Flynn Among Handful Chosen to Further Research at National Museum of Natural History
When most people hear the word fossil, they think of dinosaurs. However, Andrew Flynn, a postdoctoral fellow at the University of Houston, is working to change that.
Flynn’s research focuses on paleobotany, which is a branch of botany that deals with the collection and identification of ancient plant remains from a geological environment, as well as the evolutionary history of plants.
His work earned Flynn a spot in the Peter Buck Postdoctoral Fellowship Program with the Smithsonian National Museum of Natural History.
“I am thrilled to be a part of this prestigious program as I look to enhance my research in paleobotany,” said Flynn.
The two main goals of the program are to train the next generation of scientists and museum professionals and to promote new ideas, perspectives and skills into the museum community through full-time resident fellowships.
Flynn will begin the fellowship at the Smithsonian in January 2024. The program includes a $150,000 grant for Flynn to work as a Peter Buck Fellow for two years.
Fossil Site Collaboration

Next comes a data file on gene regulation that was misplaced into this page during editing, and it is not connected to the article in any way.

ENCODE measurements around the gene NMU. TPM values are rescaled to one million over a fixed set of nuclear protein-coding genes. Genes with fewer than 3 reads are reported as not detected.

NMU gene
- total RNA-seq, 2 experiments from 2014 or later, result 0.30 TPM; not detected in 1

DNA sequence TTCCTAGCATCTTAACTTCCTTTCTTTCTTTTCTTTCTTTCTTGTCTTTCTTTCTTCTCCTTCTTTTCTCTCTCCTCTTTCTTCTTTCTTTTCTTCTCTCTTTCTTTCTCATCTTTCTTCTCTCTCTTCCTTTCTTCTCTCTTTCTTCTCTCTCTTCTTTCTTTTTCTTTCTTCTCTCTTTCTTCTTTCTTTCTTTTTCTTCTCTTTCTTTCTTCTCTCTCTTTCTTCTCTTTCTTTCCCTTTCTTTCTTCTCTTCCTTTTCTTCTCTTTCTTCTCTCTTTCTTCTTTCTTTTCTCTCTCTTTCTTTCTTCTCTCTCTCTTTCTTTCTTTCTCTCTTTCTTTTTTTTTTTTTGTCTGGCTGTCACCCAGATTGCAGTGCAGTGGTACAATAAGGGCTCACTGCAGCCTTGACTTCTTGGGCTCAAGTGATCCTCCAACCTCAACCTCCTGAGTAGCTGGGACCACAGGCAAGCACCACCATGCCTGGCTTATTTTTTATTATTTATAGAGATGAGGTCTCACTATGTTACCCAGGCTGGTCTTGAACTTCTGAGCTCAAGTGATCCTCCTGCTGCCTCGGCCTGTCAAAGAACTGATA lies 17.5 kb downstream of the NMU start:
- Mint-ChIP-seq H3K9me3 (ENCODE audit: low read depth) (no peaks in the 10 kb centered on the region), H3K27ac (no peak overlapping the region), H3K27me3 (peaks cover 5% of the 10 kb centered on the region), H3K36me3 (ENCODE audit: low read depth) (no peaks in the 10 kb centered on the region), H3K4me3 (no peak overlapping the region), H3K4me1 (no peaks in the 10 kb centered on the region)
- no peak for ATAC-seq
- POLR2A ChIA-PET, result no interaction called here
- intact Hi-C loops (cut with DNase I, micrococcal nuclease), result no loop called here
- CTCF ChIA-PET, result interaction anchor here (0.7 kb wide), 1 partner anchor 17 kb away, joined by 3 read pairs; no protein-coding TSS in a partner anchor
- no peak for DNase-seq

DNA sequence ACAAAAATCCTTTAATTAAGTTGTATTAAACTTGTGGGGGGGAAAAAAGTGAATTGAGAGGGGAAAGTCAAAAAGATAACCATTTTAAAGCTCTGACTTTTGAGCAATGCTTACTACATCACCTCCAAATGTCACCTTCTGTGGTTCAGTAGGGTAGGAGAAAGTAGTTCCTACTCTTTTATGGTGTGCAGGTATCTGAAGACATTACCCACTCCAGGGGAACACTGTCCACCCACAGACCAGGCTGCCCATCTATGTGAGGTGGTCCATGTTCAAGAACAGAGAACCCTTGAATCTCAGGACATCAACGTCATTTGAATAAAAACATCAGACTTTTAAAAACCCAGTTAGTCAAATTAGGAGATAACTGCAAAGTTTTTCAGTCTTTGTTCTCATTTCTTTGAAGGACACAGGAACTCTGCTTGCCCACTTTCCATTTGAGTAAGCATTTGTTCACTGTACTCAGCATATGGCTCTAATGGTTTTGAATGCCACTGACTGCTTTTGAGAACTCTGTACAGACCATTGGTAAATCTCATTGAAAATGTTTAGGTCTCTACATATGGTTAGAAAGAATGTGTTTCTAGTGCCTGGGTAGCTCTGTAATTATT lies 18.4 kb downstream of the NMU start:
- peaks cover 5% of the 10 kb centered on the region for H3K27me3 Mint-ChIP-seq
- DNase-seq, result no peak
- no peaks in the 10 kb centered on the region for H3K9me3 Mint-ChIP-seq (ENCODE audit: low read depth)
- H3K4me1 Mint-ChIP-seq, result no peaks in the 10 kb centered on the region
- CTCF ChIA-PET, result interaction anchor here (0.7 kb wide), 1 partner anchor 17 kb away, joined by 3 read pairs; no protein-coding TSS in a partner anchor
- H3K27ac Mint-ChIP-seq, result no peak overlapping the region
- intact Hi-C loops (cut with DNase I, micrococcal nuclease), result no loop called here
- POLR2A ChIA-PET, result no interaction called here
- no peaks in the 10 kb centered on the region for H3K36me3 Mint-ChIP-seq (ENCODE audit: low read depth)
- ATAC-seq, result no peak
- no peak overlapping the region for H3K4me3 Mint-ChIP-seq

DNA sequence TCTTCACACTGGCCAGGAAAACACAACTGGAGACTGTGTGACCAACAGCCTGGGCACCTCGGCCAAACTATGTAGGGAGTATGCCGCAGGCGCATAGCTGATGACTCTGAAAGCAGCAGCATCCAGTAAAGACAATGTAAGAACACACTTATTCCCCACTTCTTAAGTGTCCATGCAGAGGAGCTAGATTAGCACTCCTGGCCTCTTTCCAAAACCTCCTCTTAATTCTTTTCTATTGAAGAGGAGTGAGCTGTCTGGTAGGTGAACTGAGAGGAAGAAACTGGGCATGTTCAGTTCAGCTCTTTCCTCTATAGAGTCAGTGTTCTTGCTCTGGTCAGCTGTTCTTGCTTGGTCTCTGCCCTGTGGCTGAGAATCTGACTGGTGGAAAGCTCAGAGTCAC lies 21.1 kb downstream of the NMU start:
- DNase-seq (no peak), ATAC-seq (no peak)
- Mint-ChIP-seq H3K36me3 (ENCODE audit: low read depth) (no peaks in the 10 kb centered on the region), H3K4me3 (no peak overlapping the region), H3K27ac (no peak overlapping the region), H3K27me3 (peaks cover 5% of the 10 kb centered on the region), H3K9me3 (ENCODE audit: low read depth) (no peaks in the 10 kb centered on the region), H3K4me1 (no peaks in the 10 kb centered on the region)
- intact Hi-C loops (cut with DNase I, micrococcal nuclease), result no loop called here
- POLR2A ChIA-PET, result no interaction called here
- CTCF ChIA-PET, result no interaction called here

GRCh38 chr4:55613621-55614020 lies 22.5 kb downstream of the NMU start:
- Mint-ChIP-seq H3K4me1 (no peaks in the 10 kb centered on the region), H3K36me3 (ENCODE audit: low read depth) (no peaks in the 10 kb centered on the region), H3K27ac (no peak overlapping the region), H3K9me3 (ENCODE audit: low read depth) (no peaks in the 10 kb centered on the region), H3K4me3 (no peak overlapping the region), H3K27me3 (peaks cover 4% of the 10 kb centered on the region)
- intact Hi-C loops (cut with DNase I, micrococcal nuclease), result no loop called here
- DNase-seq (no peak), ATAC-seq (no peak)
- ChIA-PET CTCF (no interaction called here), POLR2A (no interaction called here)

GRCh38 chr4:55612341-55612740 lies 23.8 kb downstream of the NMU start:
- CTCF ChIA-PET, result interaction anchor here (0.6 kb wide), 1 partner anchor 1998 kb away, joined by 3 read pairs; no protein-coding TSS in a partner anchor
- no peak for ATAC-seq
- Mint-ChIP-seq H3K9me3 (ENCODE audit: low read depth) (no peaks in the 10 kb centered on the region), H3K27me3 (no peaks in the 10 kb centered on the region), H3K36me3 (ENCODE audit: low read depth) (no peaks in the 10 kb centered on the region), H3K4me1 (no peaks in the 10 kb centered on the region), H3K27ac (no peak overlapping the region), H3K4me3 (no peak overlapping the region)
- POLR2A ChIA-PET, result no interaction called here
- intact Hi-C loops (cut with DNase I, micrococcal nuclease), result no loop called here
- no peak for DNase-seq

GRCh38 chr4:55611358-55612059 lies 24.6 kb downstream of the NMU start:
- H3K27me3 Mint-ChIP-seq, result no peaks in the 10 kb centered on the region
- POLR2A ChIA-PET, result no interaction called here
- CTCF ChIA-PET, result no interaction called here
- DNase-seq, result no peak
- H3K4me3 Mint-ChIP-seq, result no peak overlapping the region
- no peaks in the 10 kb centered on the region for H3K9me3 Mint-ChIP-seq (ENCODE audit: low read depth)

As a postdoctoral fellow at UH, Flynn studies ancient soils found in sedimentary rocks. He has collaborated with Emily Beverly, UH assistant professor of sedimentary geology in the Department of Earth and Atmospheric Sciences, at a site in the San Juan Basin of northwestern New Mexico.
“We’ve been working at the site as part of my CAREER grant,” said Beverly. “With his new Smithsonian fellowship, Andrew will continue his collaboration with the UH College of Natural Sciences and Mathematics, and he will investigate the new plant fossils that he discovered at the New Mexico site.”
Flynn believes the discovery he made while working with Beverly at the site was pivotal in his selection for the fellowship.
“No one found fossil plants before at the site,” said Flynn. “After my discoveries, I found a mentor at the Smithsonian to draw up a proposal about my work for a fellowship.”
Climate’s Effects on Plants over Time
Flynn’s previous research at Baylor University used climate data to show how the plants evolved over time.
“The size and shape of the fossil plant, particularly a flowering plant’s leaves, are indicative of the climate it endured,” said Flynn.
Flynn uncovered fossils of a highly diverse tropical forest that was in existence after the extinction of dinosaurs while at Baylor.
“The forest remained diverse for another million years or so.”
Flynn’s findings also demonstrate how estimated carbon dioxide levels generally correspond well with independent estimates of temperature.
His research has been published in a number of scientific journals, including the Geological Society of America’s GSA Bulletin.
Support for the Future
The fellowship supports full-time, resident, independent research focused on utilizing the Smithsonian natural history museum’s collections and facilities.
Flynn hopes it will allow him the opportunity to land a job at a museum.
“I enjoy working in academia, but working in a museum is something that would be really inspiring,” he said. “The fellowship will help me achieve this goal.”
- Chris Guillory, College of Natural Sciences and Mathematics